Some people might consider three children a large-ish family, but not Lisa Warren.
Lisa Warren (middle) with (clockwise from top left) some of her children: Daughters Ainsley and Sky, son Tom, grandson Jarvis, granddaughter Stella and daughter Emily.
Lisa and her husband Bret have cared for about 40 children over the years, some fostered, some adopted and three of them born and bred to the pair.
“When you arrive at the front door of the Warren family home, the first thing you notice is the giant pile of shoes,” Lisa and Bret’s daughter Emily Goodall says.
“You are welcomed by an elated bunch of kids just bursting with energy.
“Inside her buzzing, wonderfully chaotic home, there’s a busy production line in the kitchen cooking, serving and cleaning up.
“There’s music playing on the back veranda, while kids play either on bikes or scooters, or in the pool.”
Emily feels so strongly about how much her mum has done, she nominated her for Barnados Mother of the Year.
“My mum, Lisa Warren, has eight children, three of which are biological, three are foster children and two are adopted,” Emily wrote in her nomination.
“She also has four grandchildren.
“Mum and Dad raised three children of their own and still had love to give.
“They started foster care 12 years ago, and have taken in and helped more than 40 children.
“Some stayed for a night or two, others for weekends, But many stayed much longer, weeks, months, years.
“They are always welcomed into the family, fed, clothed and cared for.”
While Lisa was not named as a finalist in the Barnados Mother of the Year, Mother’s Day will always be a celebration for her large family.
Emily said the family grew again two years ago when a close friend died suddenly.
She had been a single mum to two children – one with Down syndrome – and although Lisa was working full-time and juggling family life with three permanent foster children, she went to their aid and took the kids in.
“Within a week, Mum had said goodbye to her friend, packed up the kids’ belongings and moved them some 300 kilometres to live with her,” Emily said.
“Mum provided for them, arranged schooling, counselling and medical appointments.
“Mum has given so much to so many children.
“More than just a warm bed and three meals a day, she has provided a happy, supportive, loving family environment where disadvantaged kids can feel safe and belong when they are in desperate need.”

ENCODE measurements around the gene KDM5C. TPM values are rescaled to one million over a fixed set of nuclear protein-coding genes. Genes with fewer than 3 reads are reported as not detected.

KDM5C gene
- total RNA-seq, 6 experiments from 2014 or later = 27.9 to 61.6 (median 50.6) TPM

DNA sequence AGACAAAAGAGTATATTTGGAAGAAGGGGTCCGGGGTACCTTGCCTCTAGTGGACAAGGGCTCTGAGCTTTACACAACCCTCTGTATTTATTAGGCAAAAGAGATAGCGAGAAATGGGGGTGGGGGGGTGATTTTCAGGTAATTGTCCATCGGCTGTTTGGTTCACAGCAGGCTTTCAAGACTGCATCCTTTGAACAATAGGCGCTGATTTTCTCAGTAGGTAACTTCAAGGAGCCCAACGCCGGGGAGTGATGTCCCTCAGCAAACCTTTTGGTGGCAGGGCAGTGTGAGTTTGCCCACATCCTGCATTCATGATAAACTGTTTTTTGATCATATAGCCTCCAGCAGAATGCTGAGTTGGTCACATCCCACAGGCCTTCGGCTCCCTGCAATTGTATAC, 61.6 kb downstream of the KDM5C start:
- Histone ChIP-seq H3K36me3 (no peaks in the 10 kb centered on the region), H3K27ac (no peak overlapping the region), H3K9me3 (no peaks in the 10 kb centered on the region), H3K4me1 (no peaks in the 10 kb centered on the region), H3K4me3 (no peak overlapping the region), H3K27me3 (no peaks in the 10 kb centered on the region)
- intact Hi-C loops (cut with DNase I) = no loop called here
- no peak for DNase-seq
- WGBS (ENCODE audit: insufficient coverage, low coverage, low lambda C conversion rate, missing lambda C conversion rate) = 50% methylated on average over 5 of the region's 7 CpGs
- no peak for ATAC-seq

Lisa, while she is a well-known face at her workplace at PCYC, is not keen on the spotlight.
She says the decision she and her husband Bret made to take so many children into their lives has reaped its own rewards through the sound of their laughter and watching them grow to be independent.
“Bret and I both come from large families – we always had lots of children around us,” Lisa says.
“I would have loved to have a large family, but wasn’t able to.
“We had three happy, healthy children, lots of love, a large house and land.”
Bret and Lisa’s two oldest children are now married with children of their own, adding four (with a fifth expected any day) grandchildren to the Warren brood.
At home, Lisa and Bret have their 17-year-old daughter, two adopted children and three foster children – with the number changing frequently.
Lisa says she loves caring for and helping children and feels she has to advocate for their rights as well.
“I wear my heart on my sleeve,” she says.
She says help is on hand from her parents who live close by, and her daughters Emily and Ainsley.
“Having the children around, doing things with them, watching and helping them grow and reach their milestones – it makes me feel young and happy,” she says.
“I enjoy the challenge of juggling being a mum, daughter, sister, aunty and grandmother, working four days per week, canteen duties, president of the Gunnedah Public School P and C, volunteering for various organisations like the Heart Foundation doorknock appeal, Salvation Army doorknock appeal, NSW Down Syndrome Association and PCYC events.
“My philosophy is do the best you can with the time you have, and always be appreciative for what you have.”
That philosophy has seen about 40 children pass through the Warren household.
It has not always been easy. One of the children the couple fostered died from an illness and Lisa says it can be very distressing to say goodbye to children when they are no longer in your care.
But among the memories of raising so many children are many that make her smile.
She remembers a holiday with six children to Tasmania, caravanning holidays, and sharing their hobbies.
“Seeing the children just being children and being part of it is very special,” Lisa says.
See Gunnedah’s mums in our gallery.
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